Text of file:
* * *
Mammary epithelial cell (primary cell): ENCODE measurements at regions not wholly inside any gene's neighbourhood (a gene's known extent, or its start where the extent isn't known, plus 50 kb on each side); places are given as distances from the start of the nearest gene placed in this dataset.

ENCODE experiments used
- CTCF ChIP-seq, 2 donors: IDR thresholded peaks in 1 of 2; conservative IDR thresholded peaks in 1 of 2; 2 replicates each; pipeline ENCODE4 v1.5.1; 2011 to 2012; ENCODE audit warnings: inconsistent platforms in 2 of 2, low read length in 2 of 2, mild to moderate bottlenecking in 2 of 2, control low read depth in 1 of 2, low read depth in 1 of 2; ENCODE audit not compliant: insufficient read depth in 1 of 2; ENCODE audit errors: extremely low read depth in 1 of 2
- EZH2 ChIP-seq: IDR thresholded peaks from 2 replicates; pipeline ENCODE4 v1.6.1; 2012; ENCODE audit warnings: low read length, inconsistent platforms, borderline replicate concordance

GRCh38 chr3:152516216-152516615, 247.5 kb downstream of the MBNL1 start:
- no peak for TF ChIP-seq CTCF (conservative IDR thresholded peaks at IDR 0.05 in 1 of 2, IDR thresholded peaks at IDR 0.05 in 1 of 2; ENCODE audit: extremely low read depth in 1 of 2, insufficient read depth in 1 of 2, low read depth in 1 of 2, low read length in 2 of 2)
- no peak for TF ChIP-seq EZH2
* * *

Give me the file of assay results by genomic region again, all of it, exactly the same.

Mammary epithelial cell (primary cell): ENCODE measurements at regions not wholly inside any gene's neighbourhood (a gene's known extent, or its start where the extent isn't known, plus 50 kb on each side); places are given as distances from the start of the nearest gene placed in this dataset.

ENCODE experiments used
- CTCF ChIP-seq, 2 donors: IDR thresholded peaks in 1 of 2; conservative IDR thresholded peaks in 1 of 2; 2 replicates each; pipeline ENCODE4 v1.5.1; 2011 to 2012; ENCODE audit warnings: inconsistent platforms in 2 of 2, low read length in 2 of 2, mild to moderate bottlenecking in 2 of 2, control low read depth in 1 of 2, low read depth in 1 of 2; ENCODE audit not compliant: insufficient read depth in 1 of 2; ENCODE audit errors: extremely low read depth in 1 of 2
- EZH2 ChIP-seq: IDR thresholded peaks from 2 replicates; pipeline ENCODE4 v1.6.1; 2012; ENCODE audit warnings: low read length, inconsistent platforms, borderline replicate concordance

GRCh38 chr3:152516216-152516615, 247.5 kb downstream of the MBNL1 start:
- no peak for TF ChIP-seq CTCF (conservative IDR thresholded peaks at IDR 0.05 in 1 of 2, IDR thresholded peaks at IDR 0.05 in 1 of 2; ENCODE audit: extremely low read depth in 1 of 2, insufficient read depth in 1 of 2, low read depth in 1 of 2, low read length in 2 of 2)
- no peak for TF ChIP-seq EZH2